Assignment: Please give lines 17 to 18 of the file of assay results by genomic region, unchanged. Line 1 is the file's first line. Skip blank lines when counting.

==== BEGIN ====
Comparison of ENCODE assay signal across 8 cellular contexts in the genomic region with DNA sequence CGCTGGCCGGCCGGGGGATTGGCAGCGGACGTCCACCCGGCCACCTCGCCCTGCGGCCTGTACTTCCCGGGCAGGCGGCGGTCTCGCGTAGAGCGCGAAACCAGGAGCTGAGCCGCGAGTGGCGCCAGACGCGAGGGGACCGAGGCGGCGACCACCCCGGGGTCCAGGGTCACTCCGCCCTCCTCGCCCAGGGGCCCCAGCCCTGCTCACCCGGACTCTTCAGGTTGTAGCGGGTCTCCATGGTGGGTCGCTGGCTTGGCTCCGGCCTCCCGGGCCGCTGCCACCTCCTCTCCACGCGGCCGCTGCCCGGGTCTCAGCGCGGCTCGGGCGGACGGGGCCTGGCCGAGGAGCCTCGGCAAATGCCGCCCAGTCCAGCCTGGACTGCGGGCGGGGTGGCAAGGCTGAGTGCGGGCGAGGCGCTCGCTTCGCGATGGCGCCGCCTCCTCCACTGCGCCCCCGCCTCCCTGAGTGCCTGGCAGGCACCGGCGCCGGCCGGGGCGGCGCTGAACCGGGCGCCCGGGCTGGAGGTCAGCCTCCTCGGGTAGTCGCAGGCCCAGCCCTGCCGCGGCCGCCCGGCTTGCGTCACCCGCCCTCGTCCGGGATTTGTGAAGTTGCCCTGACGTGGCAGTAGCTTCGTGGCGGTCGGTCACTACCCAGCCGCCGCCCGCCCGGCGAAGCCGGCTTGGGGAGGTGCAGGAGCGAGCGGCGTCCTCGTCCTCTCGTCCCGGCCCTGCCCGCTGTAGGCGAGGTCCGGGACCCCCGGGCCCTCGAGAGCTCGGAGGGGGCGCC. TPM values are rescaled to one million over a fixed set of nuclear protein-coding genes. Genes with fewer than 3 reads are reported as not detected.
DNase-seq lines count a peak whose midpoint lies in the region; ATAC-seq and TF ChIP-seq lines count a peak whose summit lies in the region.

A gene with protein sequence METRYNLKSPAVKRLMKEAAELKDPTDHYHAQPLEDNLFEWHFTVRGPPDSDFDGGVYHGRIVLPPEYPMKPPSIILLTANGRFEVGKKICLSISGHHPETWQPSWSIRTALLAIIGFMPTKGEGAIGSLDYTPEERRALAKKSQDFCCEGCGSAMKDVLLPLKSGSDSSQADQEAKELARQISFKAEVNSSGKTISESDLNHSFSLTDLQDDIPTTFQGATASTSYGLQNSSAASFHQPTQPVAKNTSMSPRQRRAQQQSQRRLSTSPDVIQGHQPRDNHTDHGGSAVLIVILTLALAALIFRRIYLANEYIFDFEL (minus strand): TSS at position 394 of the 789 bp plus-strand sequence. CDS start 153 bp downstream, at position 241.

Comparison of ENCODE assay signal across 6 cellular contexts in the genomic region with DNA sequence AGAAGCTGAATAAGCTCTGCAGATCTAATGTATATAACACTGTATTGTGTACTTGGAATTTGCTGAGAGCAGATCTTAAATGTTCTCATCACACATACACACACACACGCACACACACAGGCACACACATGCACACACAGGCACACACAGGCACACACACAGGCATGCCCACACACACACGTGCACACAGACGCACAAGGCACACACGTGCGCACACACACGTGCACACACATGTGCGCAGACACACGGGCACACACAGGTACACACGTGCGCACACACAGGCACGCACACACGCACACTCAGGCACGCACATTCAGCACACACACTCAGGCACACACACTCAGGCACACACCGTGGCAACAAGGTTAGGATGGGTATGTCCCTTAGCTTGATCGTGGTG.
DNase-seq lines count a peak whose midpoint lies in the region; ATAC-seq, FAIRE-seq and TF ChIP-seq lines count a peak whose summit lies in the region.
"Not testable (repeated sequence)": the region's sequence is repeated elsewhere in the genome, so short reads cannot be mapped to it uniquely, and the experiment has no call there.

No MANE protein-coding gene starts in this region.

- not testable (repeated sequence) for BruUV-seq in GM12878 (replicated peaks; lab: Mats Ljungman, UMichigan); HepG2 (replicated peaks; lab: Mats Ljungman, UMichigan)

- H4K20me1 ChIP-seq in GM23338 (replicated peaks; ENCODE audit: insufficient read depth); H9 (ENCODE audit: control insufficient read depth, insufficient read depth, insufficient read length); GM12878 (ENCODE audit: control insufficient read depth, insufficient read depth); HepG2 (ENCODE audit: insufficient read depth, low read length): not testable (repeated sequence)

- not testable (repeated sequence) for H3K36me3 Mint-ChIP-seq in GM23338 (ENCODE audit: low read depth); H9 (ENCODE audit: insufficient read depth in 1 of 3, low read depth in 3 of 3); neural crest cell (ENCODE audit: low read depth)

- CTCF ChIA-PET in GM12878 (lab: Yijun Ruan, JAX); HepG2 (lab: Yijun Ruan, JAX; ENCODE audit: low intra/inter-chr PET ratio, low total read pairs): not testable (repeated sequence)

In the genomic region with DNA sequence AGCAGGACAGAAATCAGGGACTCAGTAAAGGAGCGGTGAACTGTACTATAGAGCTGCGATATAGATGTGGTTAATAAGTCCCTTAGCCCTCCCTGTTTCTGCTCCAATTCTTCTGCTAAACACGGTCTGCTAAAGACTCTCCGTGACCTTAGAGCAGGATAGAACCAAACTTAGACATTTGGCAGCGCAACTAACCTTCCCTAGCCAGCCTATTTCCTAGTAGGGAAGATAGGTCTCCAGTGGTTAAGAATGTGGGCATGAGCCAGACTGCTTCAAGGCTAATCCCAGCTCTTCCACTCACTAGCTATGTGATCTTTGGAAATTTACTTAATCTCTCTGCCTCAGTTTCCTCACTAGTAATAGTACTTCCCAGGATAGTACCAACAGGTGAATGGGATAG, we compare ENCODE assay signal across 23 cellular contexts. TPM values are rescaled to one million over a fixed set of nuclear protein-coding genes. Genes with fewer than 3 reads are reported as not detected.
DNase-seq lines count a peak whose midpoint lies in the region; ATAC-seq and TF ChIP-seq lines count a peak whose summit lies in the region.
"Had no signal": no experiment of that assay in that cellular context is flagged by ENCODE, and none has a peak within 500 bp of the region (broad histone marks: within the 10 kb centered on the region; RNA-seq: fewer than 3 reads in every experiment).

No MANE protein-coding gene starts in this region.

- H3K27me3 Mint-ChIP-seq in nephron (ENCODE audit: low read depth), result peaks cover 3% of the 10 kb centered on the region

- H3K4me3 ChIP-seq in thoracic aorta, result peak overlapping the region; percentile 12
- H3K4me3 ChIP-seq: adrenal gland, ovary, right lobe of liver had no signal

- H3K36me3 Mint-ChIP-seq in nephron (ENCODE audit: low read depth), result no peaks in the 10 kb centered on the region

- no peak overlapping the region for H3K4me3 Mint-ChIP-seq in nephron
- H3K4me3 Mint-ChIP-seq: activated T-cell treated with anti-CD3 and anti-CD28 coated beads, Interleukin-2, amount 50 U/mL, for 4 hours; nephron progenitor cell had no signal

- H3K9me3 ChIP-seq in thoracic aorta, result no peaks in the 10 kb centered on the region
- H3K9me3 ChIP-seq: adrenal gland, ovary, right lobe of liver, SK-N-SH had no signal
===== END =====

- H3K4me3 ChIP-seq in thoracic aorta, result peak overlapping the region; percentile 12
- H3K4me3 ChIP-seq: adrenal gland, ovary, right lobe of liver had no signal